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A positive theory of geographic mobility and social insurance

Abstract

This paper presents a tractable dynamic general equilibrium model that can explain cross-country empirical regularities in geographical mobility, unemployment and labor market institutions. Rational agents vote over unemployment insurance (UI), taking the dynamic distortionary effects of insurance on the performance of the labor market into consideration. Agents with higher cost of moving, i.e., more attached to their current location, prefer more generous UI. The key assumption is that an agent's attachment to a location increases the longer she has resided there. UI reduces the incentive for labor mobility and increases, therefore, the fraction of attached agents and the political support for UI. The main result is that this self-reinforcing mechanism can give rise to multiple steady-states-one 'European' steady-state featuring high unemployment, low geographical mobility and high unemployment insurance, and one 'American' steady-state featuring low unemployment, high mobility and low unemployment insurance.Employment, migration, geographical mobility, political equilibrium, unemployment insurance, voting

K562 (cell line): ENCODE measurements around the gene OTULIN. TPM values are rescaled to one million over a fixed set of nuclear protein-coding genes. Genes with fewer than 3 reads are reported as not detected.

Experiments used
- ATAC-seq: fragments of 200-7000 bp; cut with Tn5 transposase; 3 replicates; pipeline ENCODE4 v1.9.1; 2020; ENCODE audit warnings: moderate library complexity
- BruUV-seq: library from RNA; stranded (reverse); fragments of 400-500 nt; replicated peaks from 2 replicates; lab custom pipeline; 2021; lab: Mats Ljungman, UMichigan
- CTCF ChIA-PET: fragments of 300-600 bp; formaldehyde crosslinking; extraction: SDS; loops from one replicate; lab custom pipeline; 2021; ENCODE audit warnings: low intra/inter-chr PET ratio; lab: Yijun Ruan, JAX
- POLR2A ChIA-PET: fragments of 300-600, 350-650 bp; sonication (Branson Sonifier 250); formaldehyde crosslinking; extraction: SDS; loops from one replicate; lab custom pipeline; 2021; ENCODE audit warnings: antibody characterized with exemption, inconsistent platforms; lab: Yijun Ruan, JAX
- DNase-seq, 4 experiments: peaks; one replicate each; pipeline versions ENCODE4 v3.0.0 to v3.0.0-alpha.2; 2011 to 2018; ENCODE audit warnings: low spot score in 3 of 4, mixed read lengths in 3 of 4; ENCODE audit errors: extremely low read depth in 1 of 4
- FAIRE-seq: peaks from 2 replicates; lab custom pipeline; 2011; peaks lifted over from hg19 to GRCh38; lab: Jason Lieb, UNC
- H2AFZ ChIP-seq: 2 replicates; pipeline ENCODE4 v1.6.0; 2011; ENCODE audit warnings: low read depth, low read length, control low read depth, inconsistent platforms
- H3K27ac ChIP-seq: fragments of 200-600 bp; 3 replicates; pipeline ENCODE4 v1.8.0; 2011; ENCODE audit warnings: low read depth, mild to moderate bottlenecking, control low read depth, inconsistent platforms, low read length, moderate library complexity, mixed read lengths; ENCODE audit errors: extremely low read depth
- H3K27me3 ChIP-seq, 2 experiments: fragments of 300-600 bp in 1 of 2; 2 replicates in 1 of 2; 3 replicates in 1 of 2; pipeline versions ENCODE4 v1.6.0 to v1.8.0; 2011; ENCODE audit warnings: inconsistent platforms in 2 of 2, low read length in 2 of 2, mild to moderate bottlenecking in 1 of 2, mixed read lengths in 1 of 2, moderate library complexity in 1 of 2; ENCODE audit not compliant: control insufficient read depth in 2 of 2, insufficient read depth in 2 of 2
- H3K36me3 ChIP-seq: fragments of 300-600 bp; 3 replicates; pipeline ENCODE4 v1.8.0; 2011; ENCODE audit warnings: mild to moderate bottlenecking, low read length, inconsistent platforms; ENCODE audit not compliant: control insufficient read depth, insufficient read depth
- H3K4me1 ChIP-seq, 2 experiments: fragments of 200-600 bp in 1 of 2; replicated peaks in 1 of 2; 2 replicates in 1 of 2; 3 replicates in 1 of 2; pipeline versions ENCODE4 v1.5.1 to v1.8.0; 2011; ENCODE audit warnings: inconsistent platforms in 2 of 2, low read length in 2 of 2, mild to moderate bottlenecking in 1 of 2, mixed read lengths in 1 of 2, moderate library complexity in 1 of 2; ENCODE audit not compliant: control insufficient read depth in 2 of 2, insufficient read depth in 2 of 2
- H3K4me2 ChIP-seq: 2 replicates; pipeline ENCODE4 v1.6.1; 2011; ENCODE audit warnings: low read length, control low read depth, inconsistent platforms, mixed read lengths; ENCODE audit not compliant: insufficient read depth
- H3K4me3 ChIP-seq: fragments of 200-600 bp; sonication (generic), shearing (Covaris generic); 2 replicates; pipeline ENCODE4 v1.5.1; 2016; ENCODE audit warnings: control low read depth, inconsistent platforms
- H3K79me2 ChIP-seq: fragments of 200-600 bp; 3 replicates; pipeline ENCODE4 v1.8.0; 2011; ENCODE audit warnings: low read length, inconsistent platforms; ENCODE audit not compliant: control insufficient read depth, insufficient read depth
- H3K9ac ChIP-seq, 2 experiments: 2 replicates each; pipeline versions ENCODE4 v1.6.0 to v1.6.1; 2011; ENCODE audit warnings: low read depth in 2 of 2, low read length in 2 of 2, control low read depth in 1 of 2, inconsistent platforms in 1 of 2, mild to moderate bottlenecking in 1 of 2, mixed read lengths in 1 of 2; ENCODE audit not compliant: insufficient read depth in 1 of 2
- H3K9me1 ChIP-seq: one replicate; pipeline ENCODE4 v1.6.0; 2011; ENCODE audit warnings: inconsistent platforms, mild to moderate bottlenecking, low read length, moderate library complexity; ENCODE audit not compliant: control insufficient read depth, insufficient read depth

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Research Papers in Economics

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Last time updated on 7/6/2012View original full text link

This paper was published in Research Papers in Economics.

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